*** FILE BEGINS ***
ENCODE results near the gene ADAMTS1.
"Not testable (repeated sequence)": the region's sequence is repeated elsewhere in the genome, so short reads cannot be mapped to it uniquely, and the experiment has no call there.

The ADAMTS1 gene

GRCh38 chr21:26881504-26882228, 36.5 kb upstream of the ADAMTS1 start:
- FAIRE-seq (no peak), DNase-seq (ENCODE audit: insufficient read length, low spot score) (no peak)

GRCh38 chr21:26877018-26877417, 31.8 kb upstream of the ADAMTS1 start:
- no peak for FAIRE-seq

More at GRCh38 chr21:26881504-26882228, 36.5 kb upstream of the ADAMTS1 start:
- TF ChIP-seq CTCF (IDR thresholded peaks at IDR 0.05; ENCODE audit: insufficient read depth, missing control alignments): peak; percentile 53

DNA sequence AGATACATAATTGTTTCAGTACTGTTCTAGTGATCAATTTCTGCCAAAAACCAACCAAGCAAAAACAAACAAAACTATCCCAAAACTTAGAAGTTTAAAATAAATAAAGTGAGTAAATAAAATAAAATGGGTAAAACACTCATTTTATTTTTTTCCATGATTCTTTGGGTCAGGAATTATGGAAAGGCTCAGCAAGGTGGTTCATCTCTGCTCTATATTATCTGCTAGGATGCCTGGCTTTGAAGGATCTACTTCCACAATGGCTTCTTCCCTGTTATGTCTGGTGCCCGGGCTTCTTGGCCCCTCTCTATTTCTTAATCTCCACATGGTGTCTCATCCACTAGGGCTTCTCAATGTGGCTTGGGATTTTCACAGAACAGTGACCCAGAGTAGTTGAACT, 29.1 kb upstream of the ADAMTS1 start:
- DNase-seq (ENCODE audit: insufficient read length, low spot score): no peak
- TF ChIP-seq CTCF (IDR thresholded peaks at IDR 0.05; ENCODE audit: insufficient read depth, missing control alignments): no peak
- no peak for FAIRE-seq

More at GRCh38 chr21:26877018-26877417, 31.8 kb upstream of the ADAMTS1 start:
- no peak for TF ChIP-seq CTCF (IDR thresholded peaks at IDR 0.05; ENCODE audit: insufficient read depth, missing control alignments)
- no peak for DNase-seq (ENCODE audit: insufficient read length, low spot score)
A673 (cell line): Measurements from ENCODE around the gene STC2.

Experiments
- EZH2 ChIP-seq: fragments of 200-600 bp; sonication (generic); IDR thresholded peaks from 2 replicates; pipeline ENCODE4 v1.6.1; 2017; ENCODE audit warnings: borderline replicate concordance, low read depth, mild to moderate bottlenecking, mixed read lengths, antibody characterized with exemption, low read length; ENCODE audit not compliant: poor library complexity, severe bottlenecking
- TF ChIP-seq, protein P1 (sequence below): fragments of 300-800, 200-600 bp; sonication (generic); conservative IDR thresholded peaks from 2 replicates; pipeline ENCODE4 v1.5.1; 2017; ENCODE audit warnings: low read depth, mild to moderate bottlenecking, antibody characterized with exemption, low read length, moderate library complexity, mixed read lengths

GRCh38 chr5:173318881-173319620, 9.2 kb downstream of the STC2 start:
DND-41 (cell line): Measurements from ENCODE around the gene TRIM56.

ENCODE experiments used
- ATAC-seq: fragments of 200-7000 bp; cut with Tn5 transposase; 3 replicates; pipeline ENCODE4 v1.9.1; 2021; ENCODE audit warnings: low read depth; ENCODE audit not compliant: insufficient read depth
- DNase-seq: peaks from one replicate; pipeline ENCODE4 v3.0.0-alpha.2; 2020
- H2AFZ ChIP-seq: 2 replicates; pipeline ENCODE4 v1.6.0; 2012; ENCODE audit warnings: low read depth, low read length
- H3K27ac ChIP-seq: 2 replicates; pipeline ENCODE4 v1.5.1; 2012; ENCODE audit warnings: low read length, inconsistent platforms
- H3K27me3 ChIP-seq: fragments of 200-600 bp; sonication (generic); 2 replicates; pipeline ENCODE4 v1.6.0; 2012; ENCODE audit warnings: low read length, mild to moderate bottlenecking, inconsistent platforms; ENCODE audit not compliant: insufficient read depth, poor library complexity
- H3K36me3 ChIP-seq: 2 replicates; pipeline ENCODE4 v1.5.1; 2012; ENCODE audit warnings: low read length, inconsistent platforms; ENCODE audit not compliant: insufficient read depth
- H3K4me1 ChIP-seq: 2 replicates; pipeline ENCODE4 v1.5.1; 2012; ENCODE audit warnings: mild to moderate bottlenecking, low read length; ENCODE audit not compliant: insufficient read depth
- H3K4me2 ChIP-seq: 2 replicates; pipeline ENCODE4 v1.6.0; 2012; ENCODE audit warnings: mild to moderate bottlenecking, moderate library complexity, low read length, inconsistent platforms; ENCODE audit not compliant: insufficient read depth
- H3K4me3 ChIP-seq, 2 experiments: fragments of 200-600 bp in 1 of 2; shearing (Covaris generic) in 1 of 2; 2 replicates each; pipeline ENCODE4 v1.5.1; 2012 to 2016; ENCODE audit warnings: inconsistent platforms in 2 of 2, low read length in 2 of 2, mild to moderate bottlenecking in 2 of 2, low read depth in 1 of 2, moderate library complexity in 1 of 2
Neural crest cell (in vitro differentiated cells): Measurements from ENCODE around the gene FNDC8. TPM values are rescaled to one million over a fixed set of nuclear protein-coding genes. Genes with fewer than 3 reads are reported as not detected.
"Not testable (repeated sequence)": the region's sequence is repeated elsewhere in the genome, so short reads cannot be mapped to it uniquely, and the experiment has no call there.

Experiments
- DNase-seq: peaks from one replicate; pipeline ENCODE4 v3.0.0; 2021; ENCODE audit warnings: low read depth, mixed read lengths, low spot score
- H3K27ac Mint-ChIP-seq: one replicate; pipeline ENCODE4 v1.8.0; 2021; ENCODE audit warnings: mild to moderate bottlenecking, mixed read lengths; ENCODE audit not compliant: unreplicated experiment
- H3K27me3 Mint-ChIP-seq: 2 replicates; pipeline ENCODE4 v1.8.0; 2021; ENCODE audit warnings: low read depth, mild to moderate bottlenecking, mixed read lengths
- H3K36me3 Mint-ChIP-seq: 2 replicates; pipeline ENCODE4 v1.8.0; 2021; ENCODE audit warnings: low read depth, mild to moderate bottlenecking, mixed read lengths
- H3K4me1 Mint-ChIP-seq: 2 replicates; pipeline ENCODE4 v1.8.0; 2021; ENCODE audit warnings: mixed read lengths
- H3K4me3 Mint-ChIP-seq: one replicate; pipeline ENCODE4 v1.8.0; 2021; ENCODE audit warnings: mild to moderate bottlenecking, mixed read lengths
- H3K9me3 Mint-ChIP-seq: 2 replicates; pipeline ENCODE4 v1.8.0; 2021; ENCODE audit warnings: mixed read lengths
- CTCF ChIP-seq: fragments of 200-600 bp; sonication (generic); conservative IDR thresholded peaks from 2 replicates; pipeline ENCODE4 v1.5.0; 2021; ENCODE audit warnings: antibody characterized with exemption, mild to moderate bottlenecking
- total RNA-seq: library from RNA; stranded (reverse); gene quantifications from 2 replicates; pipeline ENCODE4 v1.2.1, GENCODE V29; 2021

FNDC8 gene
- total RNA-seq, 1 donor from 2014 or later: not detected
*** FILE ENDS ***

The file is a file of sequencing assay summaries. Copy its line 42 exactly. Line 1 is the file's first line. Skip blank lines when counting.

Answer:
- H3K9me3 Mint-ChIP-seq: 2 replicates; pipeline ENCODE4 v1.8.0; 2021; ENCODE audit warnings: mixed read lengths